Professional cowboy Bobby Mote, interim president of the ERA, says the organization isn't done, they're just taking time to improve their tour.
Professional cowboy Bobby Mote, interim president of the ERA, says the organization isn't done, they're just taking time to improve their tour.
Photo by Matt Cohen

No ERA Rodeos Scheduled for 2017, but They're Still Kicking, Bobby Mote Says

When word got out that the Elite Rodeo Association had not scheduled any rodeos for 2017, many assumed this meant the nascent organization of top professional cowboys was going under. However, famed bareback rider Bobby Mote, one of the founders of the ERA and its interim president, says that news of the ERA's demise is decidedly premature.

"We had some issues and we're taking some time to work them out. That doesn't mean it's over just because we made some wrong turns,” Mote says.

The ERA, a for-profit, cowboy-owned, cowboy-operated outfit in which the top professional cowboys would be competing with each other at each stop in a national tour leading up to a world championship, has been a gamble from the start.

Even though the professional cowboys who created the entity have insisted from the beginning that they are not competing with the Professional Rodeo Cowboys Association, that's not how the PRCA, a mammoth not-for-profit entity that regulates and sanctions most of the rodeos in the United States each year, took it, as we recounted in our March cover story, "A Hard Ride."

When the ERA was first announced in fall 2014, the PRCA hit back by banning all owners and officers — anyone with a financial stake in the ERA — from being members of the PRCA. The ERA tried to fight this, since it effectively blocked the cowboys from competing in most of the rodeos held in the United States, but the group ended up dropping the lawsuit early last year, opting to focus on getting the ERA off the ground instead.

There were some bumps in the road. Over the course of 2016, ERA canceled some rodeos and scaled back the size of the world championship rodeo it held in Dallas. And by the end of the year it was clear that a number of the pro cowboys who had joined the ERA were heading back to the ranks of the PRCA for 2017.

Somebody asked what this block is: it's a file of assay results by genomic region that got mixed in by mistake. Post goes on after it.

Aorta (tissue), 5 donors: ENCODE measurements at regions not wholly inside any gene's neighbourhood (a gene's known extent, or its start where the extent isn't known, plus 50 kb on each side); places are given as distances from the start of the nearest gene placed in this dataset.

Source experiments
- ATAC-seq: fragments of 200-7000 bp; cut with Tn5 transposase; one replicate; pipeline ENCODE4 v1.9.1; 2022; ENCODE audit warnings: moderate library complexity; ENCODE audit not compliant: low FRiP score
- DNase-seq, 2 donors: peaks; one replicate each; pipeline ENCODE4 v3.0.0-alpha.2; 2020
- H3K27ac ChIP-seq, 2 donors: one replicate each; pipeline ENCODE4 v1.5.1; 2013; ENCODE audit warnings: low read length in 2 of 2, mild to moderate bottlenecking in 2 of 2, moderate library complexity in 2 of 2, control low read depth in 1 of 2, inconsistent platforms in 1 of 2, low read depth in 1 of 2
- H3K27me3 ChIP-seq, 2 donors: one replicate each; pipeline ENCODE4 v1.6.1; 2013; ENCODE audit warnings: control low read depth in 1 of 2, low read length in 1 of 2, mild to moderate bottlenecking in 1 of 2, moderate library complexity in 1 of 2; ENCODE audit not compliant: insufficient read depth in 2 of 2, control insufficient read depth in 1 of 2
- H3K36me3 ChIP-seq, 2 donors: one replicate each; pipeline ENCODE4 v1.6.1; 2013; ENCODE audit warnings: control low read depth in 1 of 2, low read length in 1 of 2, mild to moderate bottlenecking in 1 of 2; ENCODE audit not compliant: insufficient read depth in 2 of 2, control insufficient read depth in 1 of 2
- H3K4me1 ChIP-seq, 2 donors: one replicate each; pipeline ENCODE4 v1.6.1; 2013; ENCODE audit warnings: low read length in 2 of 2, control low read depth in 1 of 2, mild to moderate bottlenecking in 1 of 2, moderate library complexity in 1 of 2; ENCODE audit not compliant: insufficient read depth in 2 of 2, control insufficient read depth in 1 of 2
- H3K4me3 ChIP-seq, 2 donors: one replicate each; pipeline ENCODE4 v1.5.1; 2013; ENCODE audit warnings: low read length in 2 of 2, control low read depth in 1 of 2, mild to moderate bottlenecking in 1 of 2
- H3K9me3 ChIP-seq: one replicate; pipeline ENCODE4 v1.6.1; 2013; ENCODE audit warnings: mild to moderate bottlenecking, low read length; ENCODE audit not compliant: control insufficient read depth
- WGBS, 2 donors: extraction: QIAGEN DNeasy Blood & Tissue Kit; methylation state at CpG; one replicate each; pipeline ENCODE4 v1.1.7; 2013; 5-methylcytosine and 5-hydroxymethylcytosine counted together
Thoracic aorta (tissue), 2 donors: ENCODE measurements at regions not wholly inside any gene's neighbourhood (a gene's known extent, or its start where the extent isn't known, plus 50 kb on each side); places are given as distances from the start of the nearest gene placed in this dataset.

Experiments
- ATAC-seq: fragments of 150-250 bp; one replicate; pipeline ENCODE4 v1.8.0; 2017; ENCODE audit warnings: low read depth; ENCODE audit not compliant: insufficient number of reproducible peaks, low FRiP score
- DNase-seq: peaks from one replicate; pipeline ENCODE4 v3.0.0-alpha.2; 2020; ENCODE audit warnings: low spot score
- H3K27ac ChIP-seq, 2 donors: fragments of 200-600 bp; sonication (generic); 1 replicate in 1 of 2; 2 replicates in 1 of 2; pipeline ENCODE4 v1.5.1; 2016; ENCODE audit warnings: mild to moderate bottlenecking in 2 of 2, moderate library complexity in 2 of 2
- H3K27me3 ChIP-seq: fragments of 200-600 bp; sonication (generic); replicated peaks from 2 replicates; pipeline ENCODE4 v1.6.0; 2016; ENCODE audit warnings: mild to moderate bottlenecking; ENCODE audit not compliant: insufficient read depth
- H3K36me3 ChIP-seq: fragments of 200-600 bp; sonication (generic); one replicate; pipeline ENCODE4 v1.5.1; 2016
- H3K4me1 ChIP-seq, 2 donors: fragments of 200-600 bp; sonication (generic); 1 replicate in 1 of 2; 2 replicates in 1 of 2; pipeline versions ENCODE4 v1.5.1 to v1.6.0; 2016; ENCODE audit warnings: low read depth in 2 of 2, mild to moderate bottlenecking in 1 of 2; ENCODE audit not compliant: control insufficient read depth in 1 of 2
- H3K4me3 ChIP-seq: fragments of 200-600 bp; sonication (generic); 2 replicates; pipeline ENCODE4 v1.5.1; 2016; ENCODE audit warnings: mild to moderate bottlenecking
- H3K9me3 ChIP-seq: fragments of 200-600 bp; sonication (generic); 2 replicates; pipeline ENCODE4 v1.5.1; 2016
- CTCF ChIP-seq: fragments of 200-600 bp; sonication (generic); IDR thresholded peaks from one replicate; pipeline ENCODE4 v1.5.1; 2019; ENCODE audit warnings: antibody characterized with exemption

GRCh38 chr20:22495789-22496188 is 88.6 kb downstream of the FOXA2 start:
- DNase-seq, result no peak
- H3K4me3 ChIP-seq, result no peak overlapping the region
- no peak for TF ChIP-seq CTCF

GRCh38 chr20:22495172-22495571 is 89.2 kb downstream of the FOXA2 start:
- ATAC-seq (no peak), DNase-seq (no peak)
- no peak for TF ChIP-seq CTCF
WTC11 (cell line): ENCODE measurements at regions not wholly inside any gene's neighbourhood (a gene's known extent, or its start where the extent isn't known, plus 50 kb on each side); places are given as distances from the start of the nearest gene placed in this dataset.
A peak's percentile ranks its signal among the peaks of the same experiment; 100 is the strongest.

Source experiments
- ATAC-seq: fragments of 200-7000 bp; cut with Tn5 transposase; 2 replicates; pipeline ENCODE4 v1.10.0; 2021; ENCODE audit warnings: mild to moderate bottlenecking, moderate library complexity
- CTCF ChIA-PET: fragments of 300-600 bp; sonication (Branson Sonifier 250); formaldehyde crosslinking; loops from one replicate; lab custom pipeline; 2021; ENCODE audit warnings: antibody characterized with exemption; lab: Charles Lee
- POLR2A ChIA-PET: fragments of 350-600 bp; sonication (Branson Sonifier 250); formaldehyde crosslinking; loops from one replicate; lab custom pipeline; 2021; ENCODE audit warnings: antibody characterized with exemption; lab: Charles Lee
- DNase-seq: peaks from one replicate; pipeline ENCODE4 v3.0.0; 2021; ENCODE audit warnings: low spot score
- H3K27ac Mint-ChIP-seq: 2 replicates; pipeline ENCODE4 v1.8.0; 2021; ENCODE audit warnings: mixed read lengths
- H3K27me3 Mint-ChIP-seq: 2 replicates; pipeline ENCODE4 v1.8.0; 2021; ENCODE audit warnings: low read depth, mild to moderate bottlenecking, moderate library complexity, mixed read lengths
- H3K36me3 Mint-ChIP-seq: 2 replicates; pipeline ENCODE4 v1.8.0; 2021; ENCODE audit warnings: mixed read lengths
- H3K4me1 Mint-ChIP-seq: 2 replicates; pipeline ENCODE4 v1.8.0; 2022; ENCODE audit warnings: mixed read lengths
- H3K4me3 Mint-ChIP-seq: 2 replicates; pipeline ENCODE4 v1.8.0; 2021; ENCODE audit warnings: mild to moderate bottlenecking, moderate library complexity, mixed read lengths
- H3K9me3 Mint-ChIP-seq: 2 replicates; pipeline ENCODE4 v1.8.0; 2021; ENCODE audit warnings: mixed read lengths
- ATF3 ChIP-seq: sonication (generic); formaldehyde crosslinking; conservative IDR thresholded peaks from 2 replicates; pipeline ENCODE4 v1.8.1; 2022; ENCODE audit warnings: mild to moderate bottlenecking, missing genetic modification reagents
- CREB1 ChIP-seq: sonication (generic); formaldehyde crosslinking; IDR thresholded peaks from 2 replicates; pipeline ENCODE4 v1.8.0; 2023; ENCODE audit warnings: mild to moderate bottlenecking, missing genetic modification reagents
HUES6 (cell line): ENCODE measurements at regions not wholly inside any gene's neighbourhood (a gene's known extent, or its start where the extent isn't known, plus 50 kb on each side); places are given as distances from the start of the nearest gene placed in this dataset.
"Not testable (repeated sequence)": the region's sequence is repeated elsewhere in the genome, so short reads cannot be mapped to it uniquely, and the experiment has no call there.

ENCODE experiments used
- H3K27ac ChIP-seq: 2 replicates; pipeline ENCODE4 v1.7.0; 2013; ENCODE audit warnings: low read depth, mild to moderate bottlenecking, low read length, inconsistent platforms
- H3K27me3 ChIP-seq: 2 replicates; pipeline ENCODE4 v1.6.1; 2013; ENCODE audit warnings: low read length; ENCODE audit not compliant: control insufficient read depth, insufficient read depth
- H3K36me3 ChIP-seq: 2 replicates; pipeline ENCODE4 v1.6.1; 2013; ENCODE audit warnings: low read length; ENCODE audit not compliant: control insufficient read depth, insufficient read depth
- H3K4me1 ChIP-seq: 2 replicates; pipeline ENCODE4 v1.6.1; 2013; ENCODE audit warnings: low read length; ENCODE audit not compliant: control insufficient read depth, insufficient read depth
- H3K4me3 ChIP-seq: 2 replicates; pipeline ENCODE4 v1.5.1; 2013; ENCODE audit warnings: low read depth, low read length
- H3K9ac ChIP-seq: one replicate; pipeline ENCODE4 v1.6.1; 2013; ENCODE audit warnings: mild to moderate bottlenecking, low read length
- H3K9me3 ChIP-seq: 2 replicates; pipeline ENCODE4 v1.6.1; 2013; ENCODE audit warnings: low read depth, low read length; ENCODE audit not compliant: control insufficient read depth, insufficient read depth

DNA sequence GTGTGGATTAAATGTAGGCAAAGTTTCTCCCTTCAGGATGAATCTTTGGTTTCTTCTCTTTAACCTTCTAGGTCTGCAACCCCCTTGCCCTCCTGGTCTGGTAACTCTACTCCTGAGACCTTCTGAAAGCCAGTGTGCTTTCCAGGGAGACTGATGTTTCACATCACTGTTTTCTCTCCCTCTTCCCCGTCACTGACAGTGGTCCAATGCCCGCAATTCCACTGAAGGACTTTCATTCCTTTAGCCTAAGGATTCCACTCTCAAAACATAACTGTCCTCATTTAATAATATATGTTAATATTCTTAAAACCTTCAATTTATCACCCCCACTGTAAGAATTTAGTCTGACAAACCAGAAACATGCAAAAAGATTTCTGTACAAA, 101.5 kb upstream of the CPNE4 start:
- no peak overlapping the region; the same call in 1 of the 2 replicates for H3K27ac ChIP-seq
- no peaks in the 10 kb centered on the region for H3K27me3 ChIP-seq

The ERA is privately held, so the group's financial records are not public. But by last fall when the PRCA 2016-2017 season started up, about 40 of the 80 professional cowboys who'd been riding with the ERA were back in the lists at PRCA. That includes 23-time world champion Trevor Brazile, one of the guys who helped set up the ERA.

The ERA also had some changes in management. Tony Garritano, Brazile’s longtime agent, was the ERA president, but he parted ways with the company last summer. Mote has been the ERA interim president since then.

All of this, paired with the fact that the ERA has not scheduled any rodeos for a 2017 tour — let alone a world championship — makes the situation look pretty bleak for the ERA. But Mote says the group has left the schedule empty for 2017 so that members can work out some of the issues they had during the first tour last year.

“We learned a lot last year, and we would be sadly remiss if we just kept on doing what we were doing even though in some ways it wasn't working right,” Mote says. “We paid our bills, everybody got to go out and compete. The product is really good. There were just some structural issues about the business that were never going to get better unless we stopped and redid some things. That was the only way to do it, so that's what we're doing.”

While they're working out the kinks, Mote says taking a breather lets the professional cowboys who need to be on the PRCA circuit make a living. "The guys can all go rodeo and do what they need to do and this way we're not holding anybody up," Mote says. "I think taking a year and working things out is the smartest thing we can do."

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